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Efficiency, Equity and Poverty Alleviation: Policy Issues in Less Developed Countries

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  • Bardhan, Pranab

Abstract

In this paper we start by noting that policies that help growth by improving allocational efficiency may also help the poor. We then go on to consider cases where in view of serious agency costs and coordination problems (particularly involving processes in credit and insurance markets) there may be a great deal of scope for trying redistributive projects which at the same time enhance productive efficiency, contrary to the message of efficiency-equity trade-off central to mainstream policy economics. In this context we discuss the efficiency effects of asset distribution programs like land reform. We then examine the merits and costs of targeting transfers aimed at improving their cost-effectiveness, including issues of self-selection by the poor and of targeting disadvantaged groups and backward areas. Finally, we discuss governance structures and focus on the role of.self-governing institutions at the local level in improving efficiency and equity in poverty alleviation.
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Suggested Citation

  • Bardhan, Pranab, 1996. "Efficiency, Equity and Poverty Alleviation: Policy Issues in Less Developed Countries," Economic Journal, Royal Economic Society, vol. 106(438), pages 1344-1356, September.
  • Handle: RePEc:ecj:econjl:v:106:y:1996:i:438:p:1344-56
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    References listed on IDEAS

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    1. Oded Galor & Joseph Zeira, 1993. "Income Distribution and Macroeconomics," Review of Economic Studies, Oxford University Press, vol. 60(1), pages 35-52.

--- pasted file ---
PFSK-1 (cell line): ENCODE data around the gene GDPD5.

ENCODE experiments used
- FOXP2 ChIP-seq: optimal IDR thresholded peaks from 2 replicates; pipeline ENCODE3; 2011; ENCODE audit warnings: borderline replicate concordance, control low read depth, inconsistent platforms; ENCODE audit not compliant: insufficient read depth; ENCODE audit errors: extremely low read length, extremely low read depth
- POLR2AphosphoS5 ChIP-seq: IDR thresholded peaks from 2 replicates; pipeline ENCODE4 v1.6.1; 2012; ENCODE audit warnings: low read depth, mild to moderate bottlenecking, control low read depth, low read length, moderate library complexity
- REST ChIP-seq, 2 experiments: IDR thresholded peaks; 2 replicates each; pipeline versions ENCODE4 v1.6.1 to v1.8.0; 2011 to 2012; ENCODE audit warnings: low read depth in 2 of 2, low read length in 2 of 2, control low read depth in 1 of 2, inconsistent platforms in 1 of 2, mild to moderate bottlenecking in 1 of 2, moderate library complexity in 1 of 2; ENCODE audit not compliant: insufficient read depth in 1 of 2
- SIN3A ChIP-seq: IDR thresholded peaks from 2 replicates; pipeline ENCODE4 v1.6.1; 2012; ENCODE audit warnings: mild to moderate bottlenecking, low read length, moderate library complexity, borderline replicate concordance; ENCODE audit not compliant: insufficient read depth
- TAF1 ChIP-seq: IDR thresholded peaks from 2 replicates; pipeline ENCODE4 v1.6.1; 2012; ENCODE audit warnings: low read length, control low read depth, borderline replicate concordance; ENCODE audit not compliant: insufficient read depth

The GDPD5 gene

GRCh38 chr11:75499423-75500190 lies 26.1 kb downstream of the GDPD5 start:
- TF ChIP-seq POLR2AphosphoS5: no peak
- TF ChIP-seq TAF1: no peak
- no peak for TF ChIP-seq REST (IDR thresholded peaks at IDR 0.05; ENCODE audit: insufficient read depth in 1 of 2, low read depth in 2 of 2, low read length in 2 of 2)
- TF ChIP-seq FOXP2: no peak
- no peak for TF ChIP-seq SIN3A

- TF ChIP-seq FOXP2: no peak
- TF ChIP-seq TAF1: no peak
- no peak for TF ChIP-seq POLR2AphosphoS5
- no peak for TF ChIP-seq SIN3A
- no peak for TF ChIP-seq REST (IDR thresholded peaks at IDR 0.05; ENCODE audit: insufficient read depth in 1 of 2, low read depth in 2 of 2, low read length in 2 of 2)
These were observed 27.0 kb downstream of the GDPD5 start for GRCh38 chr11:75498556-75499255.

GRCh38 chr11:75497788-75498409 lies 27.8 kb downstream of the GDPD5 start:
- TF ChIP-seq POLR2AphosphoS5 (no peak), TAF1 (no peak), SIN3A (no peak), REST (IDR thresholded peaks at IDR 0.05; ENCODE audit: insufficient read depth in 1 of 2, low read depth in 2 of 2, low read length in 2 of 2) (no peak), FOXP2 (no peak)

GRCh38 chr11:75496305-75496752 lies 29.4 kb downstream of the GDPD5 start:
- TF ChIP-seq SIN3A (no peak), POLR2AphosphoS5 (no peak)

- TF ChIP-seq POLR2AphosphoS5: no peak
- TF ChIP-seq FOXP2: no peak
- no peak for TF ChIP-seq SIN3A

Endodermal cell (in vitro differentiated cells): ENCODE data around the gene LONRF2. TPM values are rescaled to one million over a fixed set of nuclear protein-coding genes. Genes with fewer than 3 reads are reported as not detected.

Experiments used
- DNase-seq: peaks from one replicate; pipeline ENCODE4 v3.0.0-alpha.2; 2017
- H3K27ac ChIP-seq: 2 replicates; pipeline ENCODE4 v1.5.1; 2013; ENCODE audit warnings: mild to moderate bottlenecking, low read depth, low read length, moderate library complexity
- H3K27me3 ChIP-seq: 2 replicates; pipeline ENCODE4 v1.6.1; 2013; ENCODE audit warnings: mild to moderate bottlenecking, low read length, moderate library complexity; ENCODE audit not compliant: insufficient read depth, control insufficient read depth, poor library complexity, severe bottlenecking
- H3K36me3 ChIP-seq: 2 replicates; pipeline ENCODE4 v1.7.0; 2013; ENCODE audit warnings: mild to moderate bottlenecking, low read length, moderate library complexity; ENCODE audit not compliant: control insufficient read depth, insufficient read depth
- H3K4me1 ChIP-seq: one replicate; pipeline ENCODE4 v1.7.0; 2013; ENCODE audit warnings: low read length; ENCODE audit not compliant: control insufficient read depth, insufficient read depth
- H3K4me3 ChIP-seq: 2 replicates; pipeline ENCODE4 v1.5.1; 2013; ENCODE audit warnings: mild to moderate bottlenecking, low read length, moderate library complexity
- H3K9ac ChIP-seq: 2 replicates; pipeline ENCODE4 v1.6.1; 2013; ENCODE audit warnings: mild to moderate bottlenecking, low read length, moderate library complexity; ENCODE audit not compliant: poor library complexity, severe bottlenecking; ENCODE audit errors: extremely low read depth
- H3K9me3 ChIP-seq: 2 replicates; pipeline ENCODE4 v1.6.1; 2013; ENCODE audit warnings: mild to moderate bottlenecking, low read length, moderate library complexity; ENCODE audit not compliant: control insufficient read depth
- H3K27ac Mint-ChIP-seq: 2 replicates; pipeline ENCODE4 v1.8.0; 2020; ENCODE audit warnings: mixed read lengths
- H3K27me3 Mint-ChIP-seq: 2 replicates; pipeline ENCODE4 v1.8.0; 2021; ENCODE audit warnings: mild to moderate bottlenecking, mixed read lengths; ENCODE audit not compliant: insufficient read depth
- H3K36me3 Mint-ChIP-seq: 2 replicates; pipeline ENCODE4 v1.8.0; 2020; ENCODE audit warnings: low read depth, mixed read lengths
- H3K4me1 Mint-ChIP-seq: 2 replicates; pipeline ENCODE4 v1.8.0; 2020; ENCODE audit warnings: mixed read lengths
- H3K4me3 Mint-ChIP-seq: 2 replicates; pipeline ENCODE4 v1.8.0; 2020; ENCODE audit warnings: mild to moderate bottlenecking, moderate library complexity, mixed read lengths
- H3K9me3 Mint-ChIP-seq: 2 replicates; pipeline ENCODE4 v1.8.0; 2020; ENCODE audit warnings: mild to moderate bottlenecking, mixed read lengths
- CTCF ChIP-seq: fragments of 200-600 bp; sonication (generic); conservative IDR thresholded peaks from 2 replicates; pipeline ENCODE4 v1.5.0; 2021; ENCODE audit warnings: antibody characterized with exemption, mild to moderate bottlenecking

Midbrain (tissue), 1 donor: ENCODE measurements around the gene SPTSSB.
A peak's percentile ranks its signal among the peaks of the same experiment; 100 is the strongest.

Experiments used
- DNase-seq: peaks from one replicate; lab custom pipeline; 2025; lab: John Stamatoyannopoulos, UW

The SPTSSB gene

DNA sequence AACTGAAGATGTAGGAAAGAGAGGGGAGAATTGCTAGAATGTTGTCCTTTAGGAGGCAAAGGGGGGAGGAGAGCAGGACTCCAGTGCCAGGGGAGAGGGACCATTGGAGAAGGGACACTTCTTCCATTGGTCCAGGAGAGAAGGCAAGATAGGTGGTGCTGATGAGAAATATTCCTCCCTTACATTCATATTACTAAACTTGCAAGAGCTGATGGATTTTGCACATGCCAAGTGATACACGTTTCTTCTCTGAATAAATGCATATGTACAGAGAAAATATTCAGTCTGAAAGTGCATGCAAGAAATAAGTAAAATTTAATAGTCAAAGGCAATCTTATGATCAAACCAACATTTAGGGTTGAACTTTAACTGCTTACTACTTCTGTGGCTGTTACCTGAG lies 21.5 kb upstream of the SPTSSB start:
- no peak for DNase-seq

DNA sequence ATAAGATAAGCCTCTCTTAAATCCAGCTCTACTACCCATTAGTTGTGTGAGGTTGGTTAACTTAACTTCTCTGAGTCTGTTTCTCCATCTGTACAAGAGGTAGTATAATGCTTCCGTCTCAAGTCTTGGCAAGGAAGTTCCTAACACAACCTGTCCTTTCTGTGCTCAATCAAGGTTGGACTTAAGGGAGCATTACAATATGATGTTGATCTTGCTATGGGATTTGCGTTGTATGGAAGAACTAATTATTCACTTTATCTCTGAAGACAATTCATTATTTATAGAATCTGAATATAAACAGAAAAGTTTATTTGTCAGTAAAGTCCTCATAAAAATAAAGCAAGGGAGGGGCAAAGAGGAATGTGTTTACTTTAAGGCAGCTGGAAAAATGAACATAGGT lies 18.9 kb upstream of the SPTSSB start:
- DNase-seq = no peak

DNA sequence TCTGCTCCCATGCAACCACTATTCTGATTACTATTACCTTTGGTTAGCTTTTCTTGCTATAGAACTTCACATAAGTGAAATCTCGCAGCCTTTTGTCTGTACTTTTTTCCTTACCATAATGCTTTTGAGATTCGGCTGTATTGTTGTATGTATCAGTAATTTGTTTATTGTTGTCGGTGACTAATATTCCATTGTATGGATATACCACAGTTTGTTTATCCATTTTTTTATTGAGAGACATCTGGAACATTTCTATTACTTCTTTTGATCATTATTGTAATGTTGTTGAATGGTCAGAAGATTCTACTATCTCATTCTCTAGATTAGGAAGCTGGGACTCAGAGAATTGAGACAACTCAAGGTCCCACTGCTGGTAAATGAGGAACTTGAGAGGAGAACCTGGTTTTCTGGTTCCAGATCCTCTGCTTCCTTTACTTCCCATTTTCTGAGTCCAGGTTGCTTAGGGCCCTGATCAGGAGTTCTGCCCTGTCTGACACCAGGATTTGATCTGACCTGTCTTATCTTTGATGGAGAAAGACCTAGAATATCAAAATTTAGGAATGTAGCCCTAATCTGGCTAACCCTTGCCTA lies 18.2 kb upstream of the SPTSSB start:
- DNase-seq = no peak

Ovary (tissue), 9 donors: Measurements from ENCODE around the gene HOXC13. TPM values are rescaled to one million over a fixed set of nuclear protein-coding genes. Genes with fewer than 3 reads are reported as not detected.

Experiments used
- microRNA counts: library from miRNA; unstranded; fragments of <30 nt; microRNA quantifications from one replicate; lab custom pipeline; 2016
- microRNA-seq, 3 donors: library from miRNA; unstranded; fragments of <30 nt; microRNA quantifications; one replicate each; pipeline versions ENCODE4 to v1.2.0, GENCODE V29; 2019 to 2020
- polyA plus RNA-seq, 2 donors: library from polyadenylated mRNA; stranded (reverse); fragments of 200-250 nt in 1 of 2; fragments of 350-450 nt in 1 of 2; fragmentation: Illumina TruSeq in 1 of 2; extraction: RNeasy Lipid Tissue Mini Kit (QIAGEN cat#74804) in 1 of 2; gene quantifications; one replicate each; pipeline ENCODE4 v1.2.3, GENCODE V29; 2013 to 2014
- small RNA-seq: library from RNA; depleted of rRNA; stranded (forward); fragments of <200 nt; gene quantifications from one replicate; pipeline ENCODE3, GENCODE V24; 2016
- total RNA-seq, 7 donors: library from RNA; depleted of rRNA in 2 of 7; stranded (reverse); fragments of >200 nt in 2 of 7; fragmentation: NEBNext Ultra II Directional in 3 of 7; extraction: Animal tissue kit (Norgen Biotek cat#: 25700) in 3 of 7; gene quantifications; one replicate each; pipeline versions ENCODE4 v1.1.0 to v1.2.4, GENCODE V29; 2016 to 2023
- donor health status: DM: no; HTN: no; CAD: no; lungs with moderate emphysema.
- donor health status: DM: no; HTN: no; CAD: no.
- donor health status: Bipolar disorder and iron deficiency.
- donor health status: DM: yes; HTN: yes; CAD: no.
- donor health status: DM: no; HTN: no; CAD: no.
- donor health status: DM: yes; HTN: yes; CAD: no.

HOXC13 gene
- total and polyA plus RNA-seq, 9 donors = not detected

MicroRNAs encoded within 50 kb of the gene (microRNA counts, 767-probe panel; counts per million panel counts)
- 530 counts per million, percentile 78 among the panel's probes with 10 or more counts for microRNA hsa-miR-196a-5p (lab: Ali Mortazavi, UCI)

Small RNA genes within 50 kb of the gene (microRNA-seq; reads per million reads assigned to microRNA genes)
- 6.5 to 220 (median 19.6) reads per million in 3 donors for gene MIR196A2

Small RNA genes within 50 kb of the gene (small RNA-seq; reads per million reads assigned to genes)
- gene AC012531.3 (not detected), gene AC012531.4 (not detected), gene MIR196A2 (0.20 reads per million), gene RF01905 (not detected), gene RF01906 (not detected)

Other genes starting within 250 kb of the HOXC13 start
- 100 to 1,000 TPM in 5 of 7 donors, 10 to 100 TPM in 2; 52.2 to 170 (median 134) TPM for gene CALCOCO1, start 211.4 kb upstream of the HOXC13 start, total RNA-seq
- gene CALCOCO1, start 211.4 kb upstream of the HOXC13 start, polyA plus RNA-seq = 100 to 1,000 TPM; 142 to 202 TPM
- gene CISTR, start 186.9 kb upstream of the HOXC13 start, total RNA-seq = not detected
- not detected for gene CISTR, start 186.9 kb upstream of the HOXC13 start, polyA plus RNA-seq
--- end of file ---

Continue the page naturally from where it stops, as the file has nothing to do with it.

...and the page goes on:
2. Banerjee, Abhijit V & Newman, Andrew F, 1993. "Occupational Choice and the Process of Development," Journal of Political Economy, University of Chicago Press, vol. 101(2), pages 274-298, April.
    3. Hoff, Karla & Lyon, Andrew B., 1995. "Non-leaky buckets: Optimal redistributive taxation and agency costs," Journal of Public Economics, Elsevier, vol. 58(3), pages 365-390, November.
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    Citations

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    Cited by:

    1. Muller, Christophe, 2002. "Prices and living standards: evidence for Rwanda," Journal of Development Economics, Elsevier, vol. 68(1), pages 187-203, June.
    2. Bardhan, Pranab & Mookherjee, Dilip, 1998. "Expenditure Decentralization and the Delivery of Public Services in Developing Countries," Center for International and Development Economics Research (CIDER) Working Papers 233623, University of California-Berkeley, Department of Economics.
    3. Felipe Barrera-Osorio & Deon Filmer, 2016. "Incentivizing Schooling for Learning: Evidence on the Impact of Alternative Targeting Approaches," Journal of Human Resources, University of Wisconsin Press, vol. 51(2), pages 461-499.